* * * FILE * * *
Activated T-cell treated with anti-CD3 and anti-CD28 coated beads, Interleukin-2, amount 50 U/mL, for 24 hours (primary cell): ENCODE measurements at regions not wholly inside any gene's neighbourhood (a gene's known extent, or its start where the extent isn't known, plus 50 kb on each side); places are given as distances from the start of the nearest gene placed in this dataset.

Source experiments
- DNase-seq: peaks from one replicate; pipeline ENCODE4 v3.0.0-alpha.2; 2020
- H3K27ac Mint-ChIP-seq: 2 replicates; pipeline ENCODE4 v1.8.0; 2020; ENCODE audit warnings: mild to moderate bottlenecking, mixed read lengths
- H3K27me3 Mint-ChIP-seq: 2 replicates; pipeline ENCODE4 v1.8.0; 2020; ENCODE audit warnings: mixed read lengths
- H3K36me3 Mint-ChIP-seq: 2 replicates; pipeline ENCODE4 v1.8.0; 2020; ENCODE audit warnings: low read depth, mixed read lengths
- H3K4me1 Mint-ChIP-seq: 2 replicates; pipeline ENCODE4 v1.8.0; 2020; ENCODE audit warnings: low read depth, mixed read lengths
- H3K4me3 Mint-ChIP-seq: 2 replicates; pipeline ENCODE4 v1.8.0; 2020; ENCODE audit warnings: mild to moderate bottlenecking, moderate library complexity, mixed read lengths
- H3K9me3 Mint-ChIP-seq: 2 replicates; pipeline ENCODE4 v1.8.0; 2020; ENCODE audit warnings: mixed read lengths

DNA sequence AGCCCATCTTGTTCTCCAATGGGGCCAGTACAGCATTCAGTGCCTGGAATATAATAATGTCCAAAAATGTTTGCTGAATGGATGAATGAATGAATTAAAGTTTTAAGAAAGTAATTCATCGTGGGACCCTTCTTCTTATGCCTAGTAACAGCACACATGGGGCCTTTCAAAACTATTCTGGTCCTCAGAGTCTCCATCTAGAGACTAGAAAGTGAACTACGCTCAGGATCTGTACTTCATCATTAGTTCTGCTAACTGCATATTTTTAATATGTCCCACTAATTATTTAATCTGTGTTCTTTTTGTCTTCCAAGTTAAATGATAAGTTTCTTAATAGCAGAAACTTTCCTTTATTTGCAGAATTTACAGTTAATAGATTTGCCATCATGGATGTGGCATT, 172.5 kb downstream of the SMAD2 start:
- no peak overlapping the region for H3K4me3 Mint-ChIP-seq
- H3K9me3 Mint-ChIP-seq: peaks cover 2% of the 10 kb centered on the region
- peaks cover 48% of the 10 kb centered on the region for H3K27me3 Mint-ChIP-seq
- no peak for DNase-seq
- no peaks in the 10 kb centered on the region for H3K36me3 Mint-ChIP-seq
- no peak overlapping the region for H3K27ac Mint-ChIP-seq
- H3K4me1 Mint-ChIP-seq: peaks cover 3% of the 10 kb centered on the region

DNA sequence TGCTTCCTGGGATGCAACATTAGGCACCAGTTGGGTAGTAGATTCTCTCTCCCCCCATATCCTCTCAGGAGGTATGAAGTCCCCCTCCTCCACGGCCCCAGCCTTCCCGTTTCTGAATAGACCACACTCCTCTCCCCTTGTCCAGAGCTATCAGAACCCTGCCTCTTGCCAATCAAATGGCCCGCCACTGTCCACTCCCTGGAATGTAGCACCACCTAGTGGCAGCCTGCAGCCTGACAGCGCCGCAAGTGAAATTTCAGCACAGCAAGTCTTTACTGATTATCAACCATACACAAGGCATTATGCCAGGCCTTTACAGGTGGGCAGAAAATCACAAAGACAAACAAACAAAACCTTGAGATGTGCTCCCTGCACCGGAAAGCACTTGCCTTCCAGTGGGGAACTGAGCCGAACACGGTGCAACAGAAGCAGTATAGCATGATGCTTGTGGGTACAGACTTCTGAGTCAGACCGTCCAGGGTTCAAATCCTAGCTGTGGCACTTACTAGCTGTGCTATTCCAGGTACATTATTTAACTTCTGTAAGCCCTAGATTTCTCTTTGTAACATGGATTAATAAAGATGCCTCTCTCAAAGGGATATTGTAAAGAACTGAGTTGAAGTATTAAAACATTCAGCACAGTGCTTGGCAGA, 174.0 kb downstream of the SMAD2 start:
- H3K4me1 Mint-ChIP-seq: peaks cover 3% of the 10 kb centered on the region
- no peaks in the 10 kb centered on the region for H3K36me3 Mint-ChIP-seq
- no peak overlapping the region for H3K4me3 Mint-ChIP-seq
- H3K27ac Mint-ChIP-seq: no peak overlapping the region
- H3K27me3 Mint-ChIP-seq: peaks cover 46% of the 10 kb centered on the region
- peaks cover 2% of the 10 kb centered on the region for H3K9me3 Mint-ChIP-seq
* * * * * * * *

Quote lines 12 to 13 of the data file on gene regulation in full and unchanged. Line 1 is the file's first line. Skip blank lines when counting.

- H3K9me3 Mint-ChIP-seq: peaks cover 2% of the 10 kb centered on the region
- peaks cover 48% of the 10 kb centered on the region for H3K27me3 Mint-ChIP-seq